Ajami is also harsh on those who try to air-brush the role of religion. In Lebanese and other Arab newspapers, it has sometimes been attempted to say that young men who become suicide bombers had “complicated” home lives, or even that they were “mentally unbalanced“. But, Ajami notes, when the trail is followed it invariably discloses a man drawn into religion who gave his life in god’s name.
Ajami narrates the struggle that has raged these last few years and concludes that the “rancid hate that now separates the Alawis and the Sunnis of Syria” likely means that that national compact is finished; there will be no putting the pieces back together when the violence stops. Ajami is more hopeful for Lebanon and Iraq. Lebanon has muddled through many times before and its memory of civil war has meant that the violence has largely been kept off its territory this time. If the Hizballah can be cut down to size—granting the Shi’a the place demanded by their demographic weight but no more—Lebanon stands a chance. For all the bloodshed and chaos in Iraq, there is a great deal of wealth that can be dispensed to cushion a lot of this, and perhaps provide a workable compact.
Ajami has surprisingly little to say about the Sunni jihadists on the loose in Iraq and Syria; he recognises that groups like al-Qaeda and the Islamic State have a transience that Iran does not. This brings Ajami to a note of pity. He was accused during the Iraq war of, among other things, being a Shi’a partisan; in the Syrian struggle he has had accusations of turning his back on his own for supporting the rebellion. In truth, Ajami’s worldview always encompassed everybody—the Alawis trapped by the Assad dictatorship into complicity with its crimes and the Sunni victims of those crimes. Ajami cautions that Arab Shi’ism is different than Persian Shi’ism. He records the statement of Muhammad Reda al-Ghurayfi, a trusted aide to Grand Ayatollah Ali as-Sistani in Najaf—Sistani being the most respected Shi’a jurist in the world and the leading opponent of wilayat al-faqih. An envoy of the Hizballah had been sent to Najaf, and Ghurayfi said:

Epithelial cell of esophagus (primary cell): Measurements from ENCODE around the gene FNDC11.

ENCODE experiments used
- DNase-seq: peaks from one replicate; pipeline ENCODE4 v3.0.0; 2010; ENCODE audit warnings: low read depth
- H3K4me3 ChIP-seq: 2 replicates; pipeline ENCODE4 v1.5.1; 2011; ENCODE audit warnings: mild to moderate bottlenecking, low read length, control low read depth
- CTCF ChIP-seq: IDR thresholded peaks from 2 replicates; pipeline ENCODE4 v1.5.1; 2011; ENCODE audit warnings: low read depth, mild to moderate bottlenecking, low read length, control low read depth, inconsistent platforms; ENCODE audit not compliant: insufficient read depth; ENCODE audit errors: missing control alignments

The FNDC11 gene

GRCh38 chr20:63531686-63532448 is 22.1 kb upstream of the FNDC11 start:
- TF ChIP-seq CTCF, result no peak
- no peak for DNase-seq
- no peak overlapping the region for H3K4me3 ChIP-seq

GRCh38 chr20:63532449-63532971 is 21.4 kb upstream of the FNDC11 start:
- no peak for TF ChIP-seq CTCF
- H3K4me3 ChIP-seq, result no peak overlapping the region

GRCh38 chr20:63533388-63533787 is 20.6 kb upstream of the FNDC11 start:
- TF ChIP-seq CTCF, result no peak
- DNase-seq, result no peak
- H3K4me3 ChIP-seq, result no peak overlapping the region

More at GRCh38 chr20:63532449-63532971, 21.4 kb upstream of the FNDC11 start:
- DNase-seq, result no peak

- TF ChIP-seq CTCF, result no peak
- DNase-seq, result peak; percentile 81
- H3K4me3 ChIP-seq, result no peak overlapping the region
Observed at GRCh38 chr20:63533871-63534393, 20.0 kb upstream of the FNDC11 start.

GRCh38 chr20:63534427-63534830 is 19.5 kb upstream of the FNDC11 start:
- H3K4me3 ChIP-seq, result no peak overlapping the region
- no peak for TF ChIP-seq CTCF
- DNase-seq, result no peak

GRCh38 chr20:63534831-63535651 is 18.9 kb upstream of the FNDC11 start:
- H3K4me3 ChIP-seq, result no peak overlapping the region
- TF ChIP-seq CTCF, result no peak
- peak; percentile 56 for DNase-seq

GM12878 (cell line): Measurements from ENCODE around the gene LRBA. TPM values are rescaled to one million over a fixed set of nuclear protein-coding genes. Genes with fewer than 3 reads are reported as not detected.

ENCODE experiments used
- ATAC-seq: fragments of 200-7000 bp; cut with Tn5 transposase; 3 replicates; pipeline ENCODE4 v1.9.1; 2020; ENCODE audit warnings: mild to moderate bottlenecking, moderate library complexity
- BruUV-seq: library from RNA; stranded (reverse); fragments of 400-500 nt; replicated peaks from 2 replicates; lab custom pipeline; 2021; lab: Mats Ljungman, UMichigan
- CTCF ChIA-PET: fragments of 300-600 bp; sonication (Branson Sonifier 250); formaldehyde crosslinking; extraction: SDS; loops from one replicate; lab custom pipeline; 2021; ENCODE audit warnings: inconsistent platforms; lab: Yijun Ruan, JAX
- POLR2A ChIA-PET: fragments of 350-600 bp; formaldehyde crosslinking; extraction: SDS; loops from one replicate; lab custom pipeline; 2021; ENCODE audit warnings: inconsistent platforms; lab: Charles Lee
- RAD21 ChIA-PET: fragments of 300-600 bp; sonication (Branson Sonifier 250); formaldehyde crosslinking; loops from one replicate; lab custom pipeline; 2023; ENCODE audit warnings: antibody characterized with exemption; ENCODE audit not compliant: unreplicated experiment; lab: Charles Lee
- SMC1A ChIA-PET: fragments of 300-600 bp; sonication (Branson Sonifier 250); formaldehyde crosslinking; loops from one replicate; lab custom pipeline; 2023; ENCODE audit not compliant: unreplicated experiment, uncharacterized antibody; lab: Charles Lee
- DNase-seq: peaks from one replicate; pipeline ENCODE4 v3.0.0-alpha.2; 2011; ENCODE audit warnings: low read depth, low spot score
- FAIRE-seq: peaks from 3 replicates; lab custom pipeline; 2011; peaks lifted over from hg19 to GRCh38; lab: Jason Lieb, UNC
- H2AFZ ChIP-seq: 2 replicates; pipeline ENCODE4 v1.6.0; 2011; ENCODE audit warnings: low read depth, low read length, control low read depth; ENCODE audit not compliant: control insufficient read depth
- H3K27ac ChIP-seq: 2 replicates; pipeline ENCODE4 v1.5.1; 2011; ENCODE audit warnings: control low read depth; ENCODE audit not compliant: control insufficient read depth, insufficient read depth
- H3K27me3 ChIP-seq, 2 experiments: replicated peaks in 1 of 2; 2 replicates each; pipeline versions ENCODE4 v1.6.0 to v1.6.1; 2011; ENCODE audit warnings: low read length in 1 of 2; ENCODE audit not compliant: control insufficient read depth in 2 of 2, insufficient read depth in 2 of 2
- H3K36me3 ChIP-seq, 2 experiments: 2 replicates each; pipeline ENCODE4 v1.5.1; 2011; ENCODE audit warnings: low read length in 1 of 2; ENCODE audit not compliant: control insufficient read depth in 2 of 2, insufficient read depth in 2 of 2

“We told him to go back and tell his leader [Hassan Nasrallah] that we are constantly praying for his undoing. We are through with the likes of Nasrallah.”
Iran’s tributaries do not have the sole run of Iraq, even among the Shi’a, but it is nonetheless true, as Ajami notes, that the Shi’a have come to a level of influence virtually unseen in Islamic history, especially in Arab lands, and it has been driven by the State power of Iran. Ajami concludes:
“It would be a singular tale of loss and sorrow if Hezbollah, Iran’s Revolutionary Guard, and the newly empowered Shia warlords in Iraq were to sully Shiism with their dark deeds, taking away from it the sense of mercy that was always its guiding light.”